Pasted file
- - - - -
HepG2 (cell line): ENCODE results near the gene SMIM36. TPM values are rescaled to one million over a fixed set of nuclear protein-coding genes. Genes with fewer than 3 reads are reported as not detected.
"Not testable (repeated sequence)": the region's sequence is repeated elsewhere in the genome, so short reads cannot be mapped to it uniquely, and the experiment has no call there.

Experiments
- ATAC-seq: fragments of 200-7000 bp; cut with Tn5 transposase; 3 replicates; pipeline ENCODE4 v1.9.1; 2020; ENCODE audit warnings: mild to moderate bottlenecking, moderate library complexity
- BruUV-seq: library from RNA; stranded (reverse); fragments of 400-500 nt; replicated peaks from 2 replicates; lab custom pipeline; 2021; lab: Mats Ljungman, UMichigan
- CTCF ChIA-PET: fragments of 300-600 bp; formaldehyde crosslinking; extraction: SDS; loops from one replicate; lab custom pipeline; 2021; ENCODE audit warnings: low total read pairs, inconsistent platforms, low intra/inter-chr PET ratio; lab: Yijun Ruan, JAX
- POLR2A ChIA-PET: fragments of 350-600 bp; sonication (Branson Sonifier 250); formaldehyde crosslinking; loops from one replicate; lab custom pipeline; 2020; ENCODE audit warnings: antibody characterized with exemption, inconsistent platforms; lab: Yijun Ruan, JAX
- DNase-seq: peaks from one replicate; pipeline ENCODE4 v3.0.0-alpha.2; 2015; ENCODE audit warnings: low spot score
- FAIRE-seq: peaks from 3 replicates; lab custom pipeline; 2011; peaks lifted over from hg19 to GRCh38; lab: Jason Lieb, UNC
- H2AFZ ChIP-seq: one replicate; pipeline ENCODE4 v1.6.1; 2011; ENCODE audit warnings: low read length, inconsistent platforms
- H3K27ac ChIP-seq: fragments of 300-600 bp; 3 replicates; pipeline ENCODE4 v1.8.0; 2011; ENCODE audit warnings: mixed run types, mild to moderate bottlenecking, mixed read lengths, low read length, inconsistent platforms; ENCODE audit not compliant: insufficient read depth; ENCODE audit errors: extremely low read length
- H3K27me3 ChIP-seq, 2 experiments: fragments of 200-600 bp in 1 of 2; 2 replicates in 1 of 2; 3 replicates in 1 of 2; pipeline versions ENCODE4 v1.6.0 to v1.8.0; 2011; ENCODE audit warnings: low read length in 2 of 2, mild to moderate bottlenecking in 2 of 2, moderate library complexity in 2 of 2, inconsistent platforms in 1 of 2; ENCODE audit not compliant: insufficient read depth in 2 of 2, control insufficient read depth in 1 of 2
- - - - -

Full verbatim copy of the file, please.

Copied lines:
HepG2 (cell line): ENCODE results near the gene SMIM36. TPM values are rescaled to one million over a fixed set of nuclear protein-coding genes. Genes with fewer than 3 reads are reported as not detected.
"Not testable (repeated sequence)": the region's sequence is repeated elsewhere in the genome, so short reads cannot be mapped to it uniquely, and the experiment has no call there.

Experiments
- ATAC-seq: fragments of 200-7000 bp; cut with Tn5 transposase; 3 replicates; pipeline ENCODE4 v1.9.1; 2020; ENCODE audit warnings: mild to moderate bottlenecking, moderate library complexity
- BruUV-seq: library from RNA; stranded (reverse); fragments of 400-500 nt; replicated peaks from 2 replicates; lab custom pipeline; 2021; lab: Mats Ljungman, UMichigan
- CTCF ChIA-PET: fragments of 300-600 bp; formaldehyde crosslinking; extraction: SDS; loops from one replicate; lab custom pipeline; 2021; ENCODE audit warnings: low total read pairs, inconsistent platforms, low intra/inter-chr PET ratio; lab: Yijun Ruan, JAX
- POLR2A ChIA-PET: fragments of 350-600 bp; sonication (Branson Sonifier 250); formaldehyde crosslinking; loops from one replicate; lab custom pipeline; 2020; ENCODE audit warnings: antibody characterized with exemption, inconsistent platforms; lab: Yijun Ruan, JAX
- DNase-seq: peaks from one replicate; pipeline ENCODE4 v3.0.0-alpha.2; 2015; ENCODE audit warnings: low spot score
- FAIRE-seq: peaks from 3 replicates; lab custom pipeline; 2011; peaks lifted over from hg19 to GRCh38; lab: Jason Lieb, UNC
- H2AFZ ChIP-seq: one replicate; pipeline ENCODE4 v1.6.1; 2011; ENCODE audit warnings: low read length, inconsistent platforms
- H3K27ac ChIP-seq: fragments of 300-600 bp; 3 replicates; pipeline ENCODE4 v1.8.0; 2011; ENCODE audit warnings: mixed run types, mild to moderate bottlenecking, mixed read lengths, low read length, inconsistent platforms; ENCODE audit not compliant: insufficient read depth; ENCODE audit errors: extremely low read length
- H3K27me3 ChIP-seq, 2 experiments: fragments of 200-600 bp in 1 of 2; 2 replicates in 1 of 2; 3 replicates in 1 of 2; pipeline versions ENCODE4 v1.6.0 to v1.8.0; 2011; ENCODE audit warnings: low read length in 2 of 2, mild to moderate bottlenecking in 2 of 2, moderate library complexity in 2 of 2, inconsistent platforms in 1 of 2; ENCODE audit not compliant: insufficient read depth in 2 of 2, control insufficient read depth in 1 of 2